John Lewis doesn't want you to forget what it took for him to have the right to vote.
U.S. Rep. John Lewis of Georgia knows more than most about the importance of voting.
Which is why on Nov. 3, 2016, he tweeted this photo:
I’ve marched, protested, been beaten and arrested--all for the right to vote. Friends of mine gave their lives. Hon… https://t.co/sZ42gGXzdN— John Lewis (@John Lewis) 1478177909
Throughout his life and his work, Lewis has fought for our democracy — and for his right to vote.
The 15th Amendment granted African-Americans the right to vote in 1870. In many areas, however, it was too difficult and dangerous for black citizens to exercise that right. In many states, voting while black meant risking your life.
The civil rights movement of the 1950s and '60s led to the eventual passing of the Civil Rights Act of 1964 and the Voting Rights Act of 1965, which outlawed racial discrimination in voting and expanded protection for black voters.
Lewis helped make all of that happen.
A prominent civil rights leader, Lewis marched side by side with Martin Luther King Jr. in the '60s.
Lewis is considered one of the "big six" leaders of the movement. In his 20s, he helped organize nonviolent sit-ins at segregated lunch counters. He was instrumental in organizing the March on Washington and was the youngest speaker there.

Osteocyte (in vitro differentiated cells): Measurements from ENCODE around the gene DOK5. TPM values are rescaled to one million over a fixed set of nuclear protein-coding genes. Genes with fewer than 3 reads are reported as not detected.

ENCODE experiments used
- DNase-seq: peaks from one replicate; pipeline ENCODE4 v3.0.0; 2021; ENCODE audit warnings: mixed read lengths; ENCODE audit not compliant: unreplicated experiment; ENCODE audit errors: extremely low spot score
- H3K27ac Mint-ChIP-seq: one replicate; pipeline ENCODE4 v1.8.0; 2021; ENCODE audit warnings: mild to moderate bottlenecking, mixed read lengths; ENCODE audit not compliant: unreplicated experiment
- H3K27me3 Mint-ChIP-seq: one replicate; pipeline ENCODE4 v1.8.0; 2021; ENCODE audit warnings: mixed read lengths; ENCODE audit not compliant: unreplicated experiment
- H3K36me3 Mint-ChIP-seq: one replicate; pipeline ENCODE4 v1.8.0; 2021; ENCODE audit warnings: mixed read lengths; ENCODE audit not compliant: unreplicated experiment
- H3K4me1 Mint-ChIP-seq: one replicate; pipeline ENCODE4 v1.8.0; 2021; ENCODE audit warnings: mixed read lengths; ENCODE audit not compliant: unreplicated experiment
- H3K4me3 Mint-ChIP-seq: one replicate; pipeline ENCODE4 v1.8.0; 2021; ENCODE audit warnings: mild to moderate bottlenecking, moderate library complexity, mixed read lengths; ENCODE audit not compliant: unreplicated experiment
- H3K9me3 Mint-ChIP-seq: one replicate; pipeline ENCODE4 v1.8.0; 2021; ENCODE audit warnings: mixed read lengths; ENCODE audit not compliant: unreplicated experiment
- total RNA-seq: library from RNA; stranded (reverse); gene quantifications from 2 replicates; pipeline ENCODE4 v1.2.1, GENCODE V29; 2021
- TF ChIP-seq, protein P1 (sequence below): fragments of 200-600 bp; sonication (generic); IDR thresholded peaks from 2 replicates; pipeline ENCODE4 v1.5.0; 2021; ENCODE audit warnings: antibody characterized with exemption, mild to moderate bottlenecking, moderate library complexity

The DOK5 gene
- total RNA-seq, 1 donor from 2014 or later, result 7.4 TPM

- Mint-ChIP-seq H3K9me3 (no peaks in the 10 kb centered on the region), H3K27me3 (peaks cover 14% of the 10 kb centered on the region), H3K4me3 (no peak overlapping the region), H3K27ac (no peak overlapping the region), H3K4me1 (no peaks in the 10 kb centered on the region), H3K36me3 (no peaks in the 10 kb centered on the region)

President Obama counts Lewis among his personal heroes and had this to say about him on the the 50th anniversary of the march on Selma, Alabama (emphasis mine):
"[America is] boisterous and diverse and full of energy, perpetually young in spirit. That’s why someone like John Lewis at the ripe age of 25 could lead a mighty march. And that’s what the young people here today and listening all across the country must take away from this day. You are America. Unconstrained by habits and convention. Unencumbered by what is, and ready to seize what ought to be. "
You probably don't need to be reminded of what's at stake in the 2016 election, but...
It's good to be reminded not to take democracy — and our right to vote — for granted.
There are people alive today, like John Lewis, who vividly remember a time when they couldn't safely exercise their right to vote. There are women alive today who remember not having that right at all.
Voting is as much your individual participation in democracy as it is a tribute to those who have been arrested, beaten, bloodied, and killed fighting to ensure you have that right.
Whatever your politics, you should be proud to cast a ballot on Election Day. And when you do, try to remember those who came before you. Remembering their hard work and sacrifice is an important part of ushering in a brighter future.